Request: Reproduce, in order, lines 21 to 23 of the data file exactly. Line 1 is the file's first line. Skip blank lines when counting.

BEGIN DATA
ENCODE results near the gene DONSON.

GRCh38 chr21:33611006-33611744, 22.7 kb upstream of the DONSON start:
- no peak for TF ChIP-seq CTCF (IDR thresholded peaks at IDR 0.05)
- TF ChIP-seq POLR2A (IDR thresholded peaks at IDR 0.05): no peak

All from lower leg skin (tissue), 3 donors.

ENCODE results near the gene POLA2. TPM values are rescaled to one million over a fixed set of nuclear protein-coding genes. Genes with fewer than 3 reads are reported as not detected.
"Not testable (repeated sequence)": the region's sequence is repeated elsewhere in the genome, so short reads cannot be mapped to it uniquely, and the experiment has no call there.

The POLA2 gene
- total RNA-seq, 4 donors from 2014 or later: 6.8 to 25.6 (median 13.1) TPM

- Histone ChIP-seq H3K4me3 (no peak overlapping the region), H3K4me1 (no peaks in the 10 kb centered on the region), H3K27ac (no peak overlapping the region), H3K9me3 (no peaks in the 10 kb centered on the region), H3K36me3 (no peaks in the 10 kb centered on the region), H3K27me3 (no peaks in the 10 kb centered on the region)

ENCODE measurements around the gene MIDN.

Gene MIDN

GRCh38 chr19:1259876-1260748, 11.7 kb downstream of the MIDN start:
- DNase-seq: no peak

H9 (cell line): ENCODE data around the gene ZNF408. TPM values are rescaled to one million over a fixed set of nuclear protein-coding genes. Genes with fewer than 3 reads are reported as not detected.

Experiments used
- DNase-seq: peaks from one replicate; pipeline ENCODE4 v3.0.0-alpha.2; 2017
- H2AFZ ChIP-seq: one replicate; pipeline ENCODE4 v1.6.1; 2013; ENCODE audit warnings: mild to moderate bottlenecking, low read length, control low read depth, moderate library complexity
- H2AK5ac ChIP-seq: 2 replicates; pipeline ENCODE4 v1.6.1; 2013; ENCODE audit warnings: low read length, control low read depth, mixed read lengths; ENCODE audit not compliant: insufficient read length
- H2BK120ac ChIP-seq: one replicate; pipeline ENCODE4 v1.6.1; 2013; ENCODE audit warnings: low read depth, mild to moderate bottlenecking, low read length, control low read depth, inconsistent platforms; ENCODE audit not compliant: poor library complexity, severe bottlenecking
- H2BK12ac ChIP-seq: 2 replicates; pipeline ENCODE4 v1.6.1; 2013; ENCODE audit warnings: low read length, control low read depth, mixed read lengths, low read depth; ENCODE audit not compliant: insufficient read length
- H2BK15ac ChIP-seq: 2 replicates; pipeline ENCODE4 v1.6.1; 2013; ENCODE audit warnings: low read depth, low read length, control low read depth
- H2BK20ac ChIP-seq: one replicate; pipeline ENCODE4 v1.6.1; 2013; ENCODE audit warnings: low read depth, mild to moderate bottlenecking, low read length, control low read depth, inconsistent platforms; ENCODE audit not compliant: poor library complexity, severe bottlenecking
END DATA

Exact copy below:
- H2BK12ac ChIP-seq: 2 replicates; pipeline ENCODE4 v1.6.1; 2013; ENCODE audit warnings: low read length, control low read depth, mixed read lengths, low read depth; ENCODE audit not compliant: insufficient read length
- H2BK15ac ChIP-seq: 2 replicates; pipeline ENCODE4 v1.6.1; 2013; ENCODE audit warnings: low read depth, low read length, control low read depth
- H2BK20ac ChIP-seq: one replicate; pipeline ENCODE4 v1.6.1; 2013; ENCODE audit warnings: low read depth, mild to moderate bottlenecking, low read length, control low read depth, inconsistent platforms; ENCODE audit not compliant: poor library complexity, severe bottlenecking